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Patient Profile: Fluency & Stuttering Management

Patient Profile: Fluency & Stuttering Management
June 30, 2003

SP/Beck: Good Morning MC. Thanks for agreeing to share your story today.

MC: Thanks for the opportunity to discuss stuttering, share, educate and inform.

SP/Beck: I know that your speech-language-pathologist (SLP) has been very pleased with your progress and your participation in the management of your stuttering. Can you please tell me a little about your personal history with stuttering?

MC: As a severe stutterer for nearly 40 years, fear and anxiety were the greatest impediments to personal growth, happiness and improved fluency. I constantly battled my internal ''fear voice'' that let me know every day that IT (stuttering) was in control. I struggled through traditional therapies, and some ''snake oil'' approaches, constantly obsessing over speaking situation after speaking situation, as I was my own worst critic.

I was always looking for that quick fix or magic potion. That little piece of advice or strategy that would finally propel me into fluency. For me, in the end what I found was that the answer had always been hidden in the depths of my own character. In front of the words I labored to form, was the WALL -- FEAR -- the effect of which was unhappiness and continual frustration.

I began intensive speech therapy in May 2002 with Janet Skotko and have enjoyed rapid and significant success. I have made great strides towards my life long dream of fluency, not just through Janet's experience but because I made a conscious decision to become a student of my own disorder. Through research, evaluation and then separation, I have transformed stuttering into an IT that while a part of me, IT does not define who I am or what I can accomplish in life. It has been a truly fascinating and extremely fulfilling journey.

Related Courses

The Ripple Effect of Stuttering: A Community-Based Approach
Presented by Craig Coleman, MA, CCC-SLP, BCS-F, ASHA Fellow, Mary Weidner, PhD, CCC-SLP
Course: #9217Level: Intermediate2 Hours
This is Part 2 of a four-part series. The stuttering experience has a ripple effect that extends far beyond the child who stutters. Parents, teachers, peers, and others must possess both knowledge and skills to best support children who stutter. This course will highlight new clinical tools and resources to provide a community-based treatment approach for stuttering. (Part 1 - Course 9278, Part 3 - Course 9301, Part 4 - Course 9304)

Creating Allies and Developing Advocacy Skills in Stuttering Therapy
Presented by Brooke Leiman Edwards, MA, CCC-SLP, Hope Gerlach, PhD, CCC-SLP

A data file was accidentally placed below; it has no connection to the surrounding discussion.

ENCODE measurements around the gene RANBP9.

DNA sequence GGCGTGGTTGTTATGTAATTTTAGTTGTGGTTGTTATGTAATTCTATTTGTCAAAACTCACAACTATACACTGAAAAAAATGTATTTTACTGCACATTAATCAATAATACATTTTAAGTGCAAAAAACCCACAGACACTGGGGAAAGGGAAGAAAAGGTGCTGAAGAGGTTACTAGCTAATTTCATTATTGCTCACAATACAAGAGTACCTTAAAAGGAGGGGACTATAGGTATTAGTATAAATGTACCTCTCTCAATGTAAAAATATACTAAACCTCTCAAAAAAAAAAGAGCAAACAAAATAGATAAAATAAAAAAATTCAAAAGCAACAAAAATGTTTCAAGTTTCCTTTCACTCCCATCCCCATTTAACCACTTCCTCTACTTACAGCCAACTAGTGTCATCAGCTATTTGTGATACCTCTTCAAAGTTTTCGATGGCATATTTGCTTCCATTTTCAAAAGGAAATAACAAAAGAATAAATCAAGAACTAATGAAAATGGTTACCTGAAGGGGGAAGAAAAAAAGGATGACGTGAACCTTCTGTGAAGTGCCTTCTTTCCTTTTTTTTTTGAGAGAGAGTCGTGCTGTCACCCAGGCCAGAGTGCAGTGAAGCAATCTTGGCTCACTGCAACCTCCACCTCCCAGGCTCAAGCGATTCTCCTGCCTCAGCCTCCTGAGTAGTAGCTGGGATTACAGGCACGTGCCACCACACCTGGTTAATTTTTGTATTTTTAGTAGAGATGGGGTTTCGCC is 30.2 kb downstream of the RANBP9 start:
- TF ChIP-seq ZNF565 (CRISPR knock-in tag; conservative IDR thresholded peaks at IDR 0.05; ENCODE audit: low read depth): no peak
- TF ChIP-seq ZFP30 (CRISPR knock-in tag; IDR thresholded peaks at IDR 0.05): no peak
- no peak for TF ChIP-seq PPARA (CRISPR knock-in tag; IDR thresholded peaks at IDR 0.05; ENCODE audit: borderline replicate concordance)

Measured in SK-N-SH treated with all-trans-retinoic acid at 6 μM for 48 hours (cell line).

Course: #92232 Hours
This is Part 3 of a four-part series. This course will focus on specific strategies for involving parents/caregivers in stuttering therapy, and promoting self-advocacy skills among clients who stutter. Through the use of case studies, the speakers will problem-solve obstacles commonly faced by speech-language pathologists when addressing these important aspects of therapy. (Part 1 - Course 9278, Part 2 - Course 9286, Part 4 - Course 9304)

Best Practices for Stuttering Assessment and Treatment Including the Role of Support Groups
Presented by Katie Gore, MA, CCC-SLP, Craig Coleman, MA, CCC-SLP, BCS-F, ASHA Fellow
Course: #9225Level: Intermediate2 Hours
This course is Part 4 in a four-part series. It will provide an overview of stuttering peer support communities and the clinical importance of incorporating community experience into therapy. Current research and practical application questions will address goal writing, SLP roles and responsibilities, and common challenges connecting therapy to the community. Case studies will be shared to highlight assessment and treatment across various age ranges. (Part 1 - Course 9278, Part 2 - Course 9286, Part 3 - Course 9301)

20Q: Early Childhood Stuttering: Less-Direct and More-Direct Treatment
Presented by J. Scott Yaruss, PhD, CCC-SLP, BCS-F, Nina Reardon-Reeves, MS, CCC-SLP, BCS-F
Course: #8978Level: Intermediate1 Hour
The key issues in the treatment of early childhood stuttering, with a focus on less-direct and more-direct treatment approaches are addressed in this course. Ways that clinicians can draw upon various approaches to develop individualized treatment so that each child’s and family’s individual needs are addressed are discussed.

Ethical Considerations When Working with Those who Stutter
Presented by Lisa R. LaSalle, PhD, CCC-SLP
Course: #8991Level: Intermediate1.5 Hours
This course will discuss how the stigma of stuttering, advocacy, empathy, caseload management, and the structure of various settings in which we work (e.g., schools, medical settings, university clinics) impact our work with people who stutter, across the lifespan. Case scenarios involving ethics and stuttering will be presented for participants' consideration.

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